Historic structures such as prisons are particularly important because they are public-use buildings, owned by the state. The state has a duty and a responsibility to set the example to the country as it pertains to conservation of the national patrimony. If the state does not show regard for properties within its stewardship, why then should we expect the same from private interests?
The suggestion that has been floating around is that the Government wishes to construct the new Halls of Justice and Police Headquarters at the Upper Bridge Street site. Certainly, this is a very understandable venture as both facilities are badly needed. And of course, the desire for that site stems from the desire to locate these services close to the city centre, on land already in the possession of the Crown.
However, the Government made no formal statement to this effect. In fact, the last known pronouncements of policy positions by the Government was for the construction of the Police Headquarters at La Toc, through the conversion of the premises occupied by the Golden Hope Hospital, and the construction of the Halls of Justice at Barnard Hill at the site of the National Cultural Centre. With respect to proposals for the latter, most would be aware of the strong opposition met, particularly by the creative arts sector. What was especially concerning was the plan of temporary facilities for both the courts and relocated cultural centre.
Sadly, despite not providing any policy pronouncement, demolition works commenced at the site of the Royal Gaol within the week of Monday 3 September, 2018. Demolition is considered a form of development under the Physical Planning Act of 2001. It appears that this demolition work did not have any planning approval. Additionally, no notice was issued to, nor any plans shared with, agencies whose input should be sought in the development of historic sites, namely the Saint Lucia Archaeological & Historical Society (SLAHS) and the Saint Lucia National Trust (SLNT).
At the very least, such agencies should be consulted, and the public should be made aware of the proposed designs. The demolition thus far has thankfully, in the main, not commenced on the two historic structures forming part of the Royal Gaol.
However, with no idea as to what the proposals are, there is no comfort in this. These agencies which have an interest in built heritage should be provided with the opportunity to properly document such sites.
There is also the reality of the known burial ground on the site, of individuals hung at the gallows. These people buried there, as macabre as it may appear to some, are still part of our history as a people.
What should ideally be pursued is that whatever plans being proposed should seek to incorporate the structures of the Royal Gaol. Good designers and planners can certainly be charged to contemplate potential schemes to this end. In fact, it could potentially be used to a revenue-generating element of the proposed judicial/police complex. Castries is sorely lacking in attractions for visitors and such an historic element to a proposed Hall of Justice could enhance the project as a whole.
It must be stated that the wish to create such a police and judicial complex at that site was proposed back in March 1999 in the Castries 2020 Urban Design Strategy. Sadly, this proposal did not see the need to preserve the prison structure and proposed its demolition so as to create parking for a proposed Halls of Justice on the site. The Vision Plan of 2008 identified the area as ‘Existing Historic Police Station – Proposed Renovation’. It provided no further details, except that it did show a riverbank road traversing the site. A July, 2011, proposal by a Trinidadian interest, PRIMIS Corporation Ltd and the D.ZIGN Collaborative to the Government of Saint Lucia sought to develop the same site of the Royal Gaol as part of a redeveloped Police Headquarters. The proposal was for the creation a new police headquarters building of 27,000 square feet. Again, in 2011, the Eastern Caribbean Supreme Court undertook a study led by ACLA Works and a number of other professionals to design options for courts throughout the ECSC jurisdictions. Saint Lucia, being the headquarters of the Courts required the largest facility. The 2011, the proposed 4-level structure of over 115,000 square feet was estimated to cost in the region of EC$120 million. The site offered by the Saint Lucia at the time was Barnard Hill.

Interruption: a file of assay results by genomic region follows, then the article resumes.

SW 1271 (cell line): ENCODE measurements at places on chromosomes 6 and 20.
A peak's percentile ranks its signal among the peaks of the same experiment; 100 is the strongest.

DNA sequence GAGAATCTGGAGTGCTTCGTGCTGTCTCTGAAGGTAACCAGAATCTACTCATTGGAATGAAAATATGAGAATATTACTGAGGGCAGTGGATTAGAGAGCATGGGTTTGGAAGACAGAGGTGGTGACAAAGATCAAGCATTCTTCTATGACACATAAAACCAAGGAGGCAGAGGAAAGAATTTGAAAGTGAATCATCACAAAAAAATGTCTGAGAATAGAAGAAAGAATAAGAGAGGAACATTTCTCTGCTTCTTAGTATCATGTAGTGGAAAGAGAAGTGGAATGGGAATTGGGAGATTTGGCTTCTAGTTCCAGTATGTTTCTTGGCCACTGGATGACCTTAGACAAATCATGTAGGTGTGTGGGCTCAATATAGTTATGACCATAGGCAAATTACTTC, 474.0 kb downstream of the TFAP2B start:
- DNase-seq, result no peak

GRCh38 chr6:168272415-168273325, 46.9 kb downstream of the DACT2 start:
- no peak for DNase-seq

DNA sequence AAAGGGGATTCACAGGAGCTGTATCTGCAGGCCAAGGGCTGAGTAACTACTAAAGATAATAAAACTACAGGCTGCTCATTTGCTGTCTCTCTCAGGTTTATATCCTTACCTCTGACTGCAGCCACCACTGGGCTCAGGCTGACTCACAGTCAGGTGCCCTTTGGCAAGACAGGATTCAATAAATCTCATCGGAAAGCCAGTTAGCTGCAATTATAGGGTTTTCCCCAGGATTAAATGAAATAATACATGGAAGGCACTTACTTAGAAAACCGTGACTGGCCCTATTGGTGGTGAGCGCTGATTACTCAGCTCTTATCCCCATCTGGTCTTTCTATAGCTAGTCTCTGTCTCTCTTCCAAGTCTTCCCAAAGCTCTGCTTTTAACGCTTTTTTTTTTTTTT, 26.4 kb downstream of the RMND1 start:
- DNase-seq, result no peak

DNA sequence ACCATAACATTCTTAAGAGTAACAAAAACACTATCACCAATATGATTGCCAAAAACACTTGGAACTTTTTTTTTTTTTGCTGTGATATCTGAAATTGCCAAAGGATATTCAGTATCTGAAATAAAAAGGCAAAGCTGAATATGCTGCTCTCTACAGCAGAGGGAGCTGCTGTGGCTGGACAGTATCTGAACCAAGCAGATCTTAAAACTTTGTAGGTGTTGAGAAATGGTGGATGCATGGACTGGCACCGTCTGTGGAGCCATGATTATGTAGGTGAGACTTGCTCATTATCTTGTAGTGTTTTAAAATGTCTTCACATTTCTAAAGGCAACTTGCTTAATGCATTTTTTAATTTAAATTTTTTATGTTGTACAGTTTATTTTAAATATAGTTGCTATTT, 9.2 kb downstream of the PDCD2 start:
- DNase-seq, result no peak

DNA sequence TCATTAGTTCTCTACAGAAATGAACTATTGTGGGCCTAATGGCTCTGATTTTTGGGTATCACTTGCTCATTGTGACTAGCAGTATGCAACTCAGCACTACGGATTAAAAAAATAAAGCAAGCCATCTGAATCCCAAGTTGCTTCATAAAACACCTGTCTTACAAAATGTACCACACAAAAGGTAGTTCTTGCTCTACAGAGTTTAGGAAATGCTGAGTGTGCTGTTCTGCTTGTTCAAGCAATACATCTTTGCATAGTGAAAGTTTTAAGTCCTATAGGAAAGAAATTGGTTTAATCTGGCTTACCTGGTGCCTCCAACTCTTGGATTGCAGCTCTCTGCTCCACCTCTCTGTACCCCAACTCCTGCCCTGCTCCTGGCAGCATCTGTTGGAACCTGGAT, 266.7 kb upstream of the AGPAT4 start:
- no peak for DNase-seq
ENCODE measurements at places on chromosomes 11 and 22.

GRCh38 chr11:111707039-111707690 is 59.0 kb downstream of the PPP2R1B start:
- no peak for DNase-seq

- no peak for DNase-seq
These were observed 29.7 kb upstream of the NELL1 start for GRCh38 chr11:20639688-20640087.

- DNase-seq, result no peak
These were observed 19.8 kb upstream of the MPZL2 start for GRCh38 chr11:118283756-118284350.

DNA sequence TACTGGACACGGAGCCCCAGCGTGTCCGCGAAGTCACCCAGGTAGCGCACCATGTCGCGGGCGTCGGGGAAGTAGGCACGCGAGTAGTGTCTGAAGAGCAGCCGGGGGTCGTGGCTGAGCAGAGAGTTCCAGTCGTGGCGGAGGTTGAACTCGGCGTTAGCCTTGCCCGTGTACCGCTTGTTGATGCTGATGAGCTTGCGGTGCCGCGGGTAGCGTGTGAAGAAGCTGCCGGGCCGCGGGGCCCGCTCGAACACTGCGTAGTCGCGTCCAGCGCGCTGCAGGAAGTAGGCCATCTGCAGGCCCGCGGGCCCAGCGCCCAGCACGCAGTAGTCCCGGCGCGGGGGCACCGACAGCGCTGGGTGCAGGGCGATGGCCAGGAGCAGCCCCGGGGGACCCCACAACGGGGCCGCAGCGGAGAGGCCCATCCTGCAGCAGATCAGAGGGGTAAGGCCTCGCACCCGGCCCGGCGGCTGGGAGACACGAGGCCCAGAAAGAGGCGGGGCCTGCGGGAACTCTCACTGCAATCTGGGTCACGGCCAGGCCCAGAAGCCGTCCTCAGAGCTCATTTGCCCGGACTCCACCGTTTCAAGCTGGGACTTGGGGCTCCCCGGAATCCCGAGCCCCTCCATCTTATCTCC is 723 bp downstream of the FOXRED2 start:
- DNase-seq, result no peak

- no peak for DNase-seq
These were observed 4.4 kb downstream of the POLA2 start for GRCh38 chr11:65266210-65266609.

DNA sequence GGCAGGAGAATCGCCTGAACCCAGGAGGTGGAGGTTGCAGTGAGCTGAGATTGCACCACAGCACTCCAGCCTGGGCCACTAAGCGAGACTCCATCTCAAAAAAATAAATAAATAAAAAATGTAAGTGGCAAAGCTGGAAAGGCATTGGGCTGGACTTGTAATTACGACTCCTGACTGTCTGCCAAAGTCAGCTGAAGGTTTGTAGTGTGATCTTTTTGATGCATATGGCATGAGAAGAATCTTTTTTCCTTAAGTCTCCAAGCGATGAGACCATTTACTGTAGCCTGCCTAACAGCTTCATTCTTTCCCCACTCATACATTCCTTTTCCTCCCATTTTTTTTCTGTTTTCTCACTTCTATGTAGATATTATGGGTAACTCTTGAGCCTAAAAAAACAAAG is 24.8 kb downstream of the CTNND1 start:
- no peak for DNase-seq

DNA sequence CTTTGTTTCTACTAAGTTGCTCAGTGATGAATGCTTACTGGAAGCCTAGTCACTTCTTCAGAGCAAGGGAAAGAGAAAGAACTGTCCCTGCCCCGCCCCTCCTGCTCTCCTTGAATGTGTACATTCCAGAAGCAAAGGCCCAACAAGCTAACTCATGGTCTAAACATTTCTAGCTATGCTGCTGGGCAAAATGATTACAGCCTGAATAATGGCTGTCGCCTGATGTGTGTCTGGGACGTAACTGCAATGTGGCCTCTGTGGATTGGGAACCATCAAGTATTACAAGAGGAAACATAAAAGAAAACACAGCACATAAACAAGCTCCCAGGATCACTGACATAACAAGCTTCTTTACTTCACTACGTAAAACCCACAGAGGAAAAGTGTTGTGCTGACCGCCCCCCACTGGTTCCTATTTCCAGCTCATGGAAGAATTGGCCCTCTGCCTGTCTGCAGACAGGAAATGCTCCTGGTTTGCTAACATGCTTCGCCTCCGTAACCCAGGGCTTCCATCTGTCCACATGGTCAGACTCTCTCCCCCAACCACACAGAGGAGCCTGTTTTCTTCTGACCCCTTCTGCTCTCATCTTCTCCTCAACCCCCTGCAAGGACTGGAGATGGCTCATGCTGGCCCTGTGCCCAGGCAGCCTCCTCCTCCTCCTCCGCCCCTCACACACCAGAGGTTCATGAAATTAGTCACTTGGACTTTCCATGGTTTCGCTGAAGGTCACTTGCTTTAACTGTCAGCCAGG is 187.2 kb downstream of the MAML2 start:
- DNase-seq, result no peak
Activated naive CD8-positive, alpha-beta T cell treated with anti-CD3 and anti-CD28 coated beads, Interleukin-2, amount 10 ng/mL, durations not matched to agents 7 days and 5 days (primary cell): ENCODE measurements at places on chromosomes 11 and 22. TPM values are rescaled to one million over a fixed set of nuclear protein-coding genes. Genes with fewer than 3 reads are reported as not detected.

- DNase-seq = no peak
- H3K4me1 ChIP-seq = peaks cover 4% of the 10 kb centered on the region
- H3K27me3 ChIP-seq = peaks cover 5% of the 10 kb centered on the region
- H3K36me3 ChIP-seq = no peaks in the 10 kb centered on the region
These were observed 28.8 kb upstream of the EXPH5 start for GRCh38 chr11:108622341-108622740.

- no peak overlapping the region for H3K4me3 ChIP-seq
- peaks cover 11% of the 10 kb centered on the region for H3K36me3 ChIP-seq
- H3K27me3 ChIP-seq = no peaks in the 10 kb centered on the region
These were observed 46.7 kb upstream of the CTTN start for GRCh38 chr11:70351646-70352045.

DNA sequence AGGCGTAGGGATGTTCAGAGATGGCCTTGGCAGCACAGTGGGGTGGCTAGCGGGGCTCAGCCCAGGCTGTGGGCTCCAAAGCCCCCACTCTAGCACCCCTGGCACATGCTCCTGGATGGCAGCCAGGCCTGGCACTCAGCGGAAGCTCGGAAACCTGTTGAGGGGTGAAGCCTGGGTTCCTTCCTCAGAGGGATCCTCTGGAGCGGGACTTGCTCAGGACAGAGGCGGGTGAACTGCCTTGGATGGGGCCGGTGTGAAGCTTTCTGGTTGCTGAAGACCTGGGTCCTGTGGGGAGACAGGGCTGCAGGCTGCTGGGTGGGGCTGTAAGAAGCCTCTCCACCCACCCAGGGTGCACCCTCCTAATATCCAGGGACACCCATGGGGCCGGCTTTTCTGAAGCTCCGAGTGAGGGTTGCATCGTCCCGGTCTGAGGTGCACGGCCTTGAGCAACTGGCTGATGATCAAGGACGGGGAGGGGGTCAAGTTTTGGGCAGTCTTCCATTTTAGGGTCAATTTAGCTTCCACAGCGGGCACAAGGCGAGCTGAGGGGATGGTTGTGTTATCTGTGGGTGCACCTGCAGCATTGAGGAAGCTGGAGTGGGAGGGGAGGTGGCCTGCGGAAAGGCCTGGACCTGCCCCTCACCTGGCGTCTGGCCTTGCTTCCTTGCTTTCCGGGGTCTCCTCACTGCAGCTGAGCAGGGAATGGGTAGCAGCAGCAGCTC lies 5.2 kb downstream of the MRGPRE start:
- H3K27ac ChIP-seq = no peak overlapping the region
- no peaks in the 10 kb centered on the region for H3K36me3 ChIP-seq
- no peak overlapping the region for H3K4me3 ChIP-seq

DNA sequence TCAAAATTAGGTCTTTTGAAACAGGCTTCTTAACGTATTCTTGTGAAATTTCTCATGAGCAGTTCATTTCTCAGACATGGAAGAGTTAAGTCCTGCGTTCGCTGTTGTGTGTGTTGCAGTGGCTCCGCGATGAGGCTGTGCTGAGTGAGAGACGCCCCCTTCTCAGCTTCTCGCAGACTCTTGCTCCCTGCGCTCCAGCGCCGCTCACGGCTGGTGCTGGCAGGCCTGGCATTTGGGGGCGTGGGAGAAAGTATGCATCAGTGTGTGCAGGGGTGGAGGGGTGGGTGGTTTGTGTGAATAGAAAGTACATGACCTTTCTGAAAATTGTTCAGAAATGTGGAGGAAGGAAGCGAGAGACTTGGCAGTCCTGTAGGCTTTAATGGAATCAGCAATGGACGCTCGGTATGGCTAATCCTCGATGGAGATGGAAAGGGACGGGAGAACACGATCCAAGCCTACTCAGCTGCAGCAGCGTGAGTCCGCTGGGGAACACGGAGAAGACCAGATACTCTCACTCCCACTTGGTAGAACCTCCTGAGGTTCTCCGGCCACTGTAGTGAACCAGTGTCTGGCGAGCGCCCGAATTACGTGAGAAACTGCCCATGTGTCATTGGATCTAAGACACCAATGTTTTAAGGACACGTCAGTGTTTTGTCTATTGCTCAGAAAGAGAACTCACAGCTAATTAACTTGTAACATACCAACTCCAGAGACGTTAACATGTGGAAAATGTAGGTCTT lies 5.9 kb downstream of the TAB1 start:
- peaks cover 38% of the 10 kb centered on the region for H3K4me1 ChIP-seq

In 2016, mindful of the sensitivity concerning the Barnard Hill site, the Government was proceeding to acquire a 17 acre green-field site at Coubaril for the Halls of Justice, on the western side of the Millennium Highway in the vicinity of the Owen King-EU Hospital. While this site was out of the city centre, it did afford close proximity to the proposed site for the OECS Commission Headquarters, lovely sea views and a tranquil environment with lots of space for parking and the location of an expansive judicial/security services complex. The obvious benefit of a green-field site was that there would be no need for any relocations or demolitions.
The site upon which the old Police Headquarters and the Royal Gaol sits is approximately 2.67 acres or 116,305 square feet. The four historic structures take up roughly 13,000 square feet or about 11% of the site, with the Gaol structures a footprint of about 5,600 square feet. Surely, creative design can find innovative solutions to fit the necessary services.
Whichever the direction of the authorities, it should be done transparently, consultatively and following due process as it pertains to planning approvals. All environmental considerations should be taken into account, including the built and historic environment. Government must be a responsible developer as well. It is within our interest to conserve and celebrate the little we have left. It is only fair to the generations who built our country, and the future generations to whom we must past down their right inheritance.
Breen, Henry H. St Lucia, Historical, Statistical and Descriptive. 1844.
De Peyre. ‘Plan de la Radeet De la Ville du Carénage Isle Ste.Lucie’. 1784. Bibliotheque National de France.
NLBA (W.I. Ltd) et al. Castries 2020: An Urban Design Strategy. March 1999.
Idea 2007.National Vision Plan, Northwest Quadrant Plan, p.223.
ACLA Works et al. ECSC Halls of Justice Final Report. D-Summary of Construction Costs.p.40.